Ebola is an enormously dangerous disease; while it only spreads when a host comes in direct contact with bodily fluids, the mortality rate can go up to 90 percent. It’s difficult to test for, its symptoms resemble a host of equally awful diseases, and it’s a point of concern for world health authorities. Thankfully, a vaccine appears to finally be available.
Merck ran an accelerated trial recently in Guinea, vaccinating 3,500 people who came in close contact with Ebola. Of the 2000 vaccinated soon after contact, none were infected; of the 1,500 who were vaccinated later, there were 16 cases of the disease. Equally important was the technique; as an Ebola case was found, the “ring” of friends and family around them were vaccinated.
It’s just one trial, but everyone involved with it has been stunned at the effectiveness (100 percent if taken early enough). Equally surprising has been the sheer speed of vaccine development; the recent outbreak has pushed pharmaceutical companies and governments to condense years of Ebola research into months.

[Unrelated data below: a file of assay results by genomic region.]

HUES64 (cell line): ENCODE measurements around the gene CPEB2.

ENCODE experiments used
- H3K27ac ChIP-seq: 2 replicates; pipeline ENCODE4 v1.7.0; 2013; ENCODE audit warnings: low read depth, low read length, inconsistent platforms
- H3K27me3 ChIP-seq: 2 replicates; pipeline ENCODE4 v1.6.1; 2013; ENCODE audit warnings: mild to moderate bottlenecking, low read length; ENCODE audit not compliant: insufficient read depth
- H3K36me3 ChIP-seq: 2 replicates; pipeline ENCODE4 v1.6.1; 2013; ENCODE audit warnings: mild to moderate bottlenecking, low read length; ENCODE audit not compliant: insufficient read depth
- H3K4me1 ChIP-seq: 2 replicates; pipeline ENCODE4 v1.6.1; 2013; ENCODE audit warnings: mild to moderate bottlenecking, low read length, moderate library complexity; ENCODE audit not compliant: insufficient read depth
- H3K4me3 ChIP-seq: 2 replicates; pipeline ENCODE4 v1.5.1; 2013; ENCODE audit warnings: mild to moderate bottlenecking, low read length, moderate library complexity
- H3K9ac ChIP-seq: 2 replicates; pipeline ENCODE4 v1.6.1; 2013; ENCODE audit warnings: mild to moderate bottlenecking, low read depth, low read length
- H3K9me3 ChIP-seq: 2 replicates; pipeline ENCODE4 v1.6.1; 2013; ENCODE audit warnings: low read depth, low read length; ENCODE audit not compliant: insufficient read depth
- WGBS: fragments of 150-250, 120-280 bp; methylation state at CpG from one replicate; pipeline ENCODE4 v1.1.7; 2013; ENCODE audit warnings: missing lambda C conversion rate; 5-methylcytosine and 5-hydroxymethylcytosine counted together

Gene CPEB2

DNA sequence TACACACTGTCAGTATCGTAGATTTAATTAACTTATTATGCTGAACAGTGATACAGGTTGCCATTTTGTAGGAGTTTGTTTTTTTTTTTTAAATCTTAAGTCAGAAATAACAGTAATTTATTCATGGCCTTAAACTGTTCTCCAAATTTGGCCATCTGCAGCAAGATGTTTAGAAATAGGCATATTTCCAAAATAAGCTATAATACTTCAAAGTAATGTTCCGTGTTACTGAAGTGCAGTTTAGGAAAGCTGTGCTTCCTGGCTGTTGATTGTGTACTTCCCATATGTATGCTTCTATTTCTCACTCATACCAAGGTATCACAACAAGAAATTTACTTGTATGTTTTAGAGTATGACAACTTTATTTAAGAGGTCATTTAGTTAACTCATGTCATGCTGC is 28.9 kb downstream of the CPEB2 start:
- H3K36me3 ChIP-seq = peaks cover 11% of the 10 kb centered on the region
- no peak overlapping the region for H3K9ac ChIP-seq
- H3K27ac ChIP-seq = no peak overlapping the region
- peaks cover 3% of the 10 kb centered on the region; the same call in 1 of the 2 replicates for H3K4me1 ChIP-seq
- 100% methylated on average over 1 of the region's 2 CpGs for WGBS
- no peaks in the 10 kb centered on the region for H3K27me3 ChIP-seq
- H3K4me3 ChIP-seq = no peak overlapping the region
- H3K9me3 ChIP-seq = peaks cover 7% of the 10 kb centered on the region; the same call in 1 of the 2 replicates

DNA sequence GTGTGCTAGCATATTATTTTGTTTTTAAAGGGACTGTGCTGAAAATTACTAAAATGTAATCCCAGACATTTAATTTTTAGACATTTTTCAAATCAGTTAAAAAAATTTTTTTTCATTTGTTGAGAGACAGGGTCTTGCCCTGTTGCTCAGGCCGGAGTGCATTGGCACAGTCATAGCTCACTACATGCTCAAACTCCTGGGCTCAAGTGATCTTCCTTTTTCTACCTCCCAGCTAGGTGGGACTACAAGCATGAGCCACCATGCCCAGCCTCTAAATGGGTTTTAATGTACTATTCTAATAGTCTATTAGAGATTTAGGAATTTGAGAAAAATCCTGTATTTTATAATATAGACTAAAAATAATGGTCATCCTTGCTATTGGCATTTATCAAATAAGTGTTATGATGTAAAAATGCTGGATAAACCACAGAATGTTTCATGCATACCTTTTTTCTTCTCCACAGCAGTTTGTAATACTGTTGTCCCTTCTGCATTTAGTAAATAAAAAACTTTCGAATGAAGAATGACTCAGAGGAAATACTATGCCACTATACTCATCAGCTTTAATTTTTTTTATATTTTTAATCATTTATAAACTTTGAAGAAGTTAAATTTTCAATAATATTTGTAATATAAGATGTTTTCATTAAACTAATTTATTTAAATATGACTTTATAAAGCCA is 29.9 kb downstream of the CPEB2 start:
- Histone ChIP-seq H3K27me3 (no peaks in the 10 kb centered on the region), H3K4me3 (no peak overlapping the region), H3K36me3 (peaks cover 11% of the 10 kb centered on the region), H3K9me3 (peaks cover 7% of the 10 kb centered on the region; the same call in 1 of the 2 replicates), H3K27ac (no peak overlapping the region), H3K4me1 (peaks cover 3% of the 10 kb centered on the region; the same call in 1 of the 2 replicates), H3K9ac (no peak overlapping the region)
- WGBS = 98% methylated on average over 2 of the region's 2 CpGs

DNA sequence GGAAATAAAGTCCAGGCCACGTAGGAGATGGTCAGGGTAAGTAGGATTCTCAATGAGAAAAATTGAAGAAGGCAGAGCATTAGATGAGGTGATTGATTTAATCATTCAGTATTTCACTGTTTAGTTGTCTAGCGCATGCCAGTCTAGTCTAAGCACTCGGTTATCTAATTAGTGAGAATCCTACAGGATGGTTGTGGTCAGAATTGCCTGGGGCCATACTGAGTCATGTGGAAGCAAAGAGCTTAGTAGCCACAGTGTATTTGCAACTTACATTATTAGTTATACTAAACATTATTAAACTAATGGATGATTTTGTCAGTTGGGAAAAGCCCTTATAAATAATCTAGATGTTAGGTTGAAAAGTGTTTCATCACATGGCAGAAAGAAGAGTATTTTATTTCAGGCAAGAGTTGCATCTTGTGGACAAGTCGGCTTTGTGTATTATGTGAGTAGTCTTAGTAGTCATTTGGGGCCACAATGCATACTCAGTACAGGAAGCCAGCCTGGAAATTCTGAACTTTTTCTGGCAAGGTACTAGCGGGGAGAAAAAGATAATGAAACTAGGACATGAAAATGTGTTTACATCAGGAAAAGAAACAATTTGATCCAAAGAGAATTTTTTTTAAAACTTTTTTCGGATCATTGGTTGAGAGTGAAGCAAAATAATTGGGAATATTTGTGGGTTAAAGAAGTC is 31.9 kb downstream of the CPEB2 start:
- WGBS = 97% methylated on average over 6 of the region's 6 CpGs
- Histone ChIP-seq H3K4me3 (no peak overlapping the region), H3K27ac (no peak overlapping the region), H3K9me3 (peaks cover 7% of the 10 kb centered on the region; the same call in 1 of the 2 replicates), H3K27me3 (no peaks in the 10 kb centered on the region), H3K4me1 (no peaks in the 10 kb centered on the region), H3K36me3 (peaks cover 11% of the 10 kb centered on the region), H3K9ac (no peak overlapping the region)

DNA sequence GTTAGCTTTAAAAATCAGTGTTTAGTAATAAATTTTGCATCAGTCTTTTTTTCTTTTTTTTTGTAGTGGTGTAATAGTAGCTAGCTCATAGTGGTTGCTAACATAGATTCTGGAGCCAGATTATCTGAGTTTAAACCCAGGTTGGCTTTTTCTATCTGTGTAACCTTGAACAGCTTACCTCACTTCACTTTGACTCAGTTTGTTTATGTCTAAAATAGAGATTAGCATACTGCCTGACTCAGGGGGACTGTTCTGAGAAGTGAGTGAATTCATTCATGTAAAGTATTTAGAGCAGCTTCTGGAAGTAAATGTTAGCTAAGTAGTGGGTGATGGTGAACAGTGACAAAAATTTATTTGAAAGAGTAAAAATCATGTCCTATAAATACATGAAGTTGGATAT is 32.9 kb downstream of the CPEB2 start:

There’s still more research to do. Everyone, from the WHO to Merck, wants to track the long-term effectiveness of the vaccine and conduct more trials. But, for now, it appears that we have a powerful tool to contain outbreaks of one of the deadliest viruses.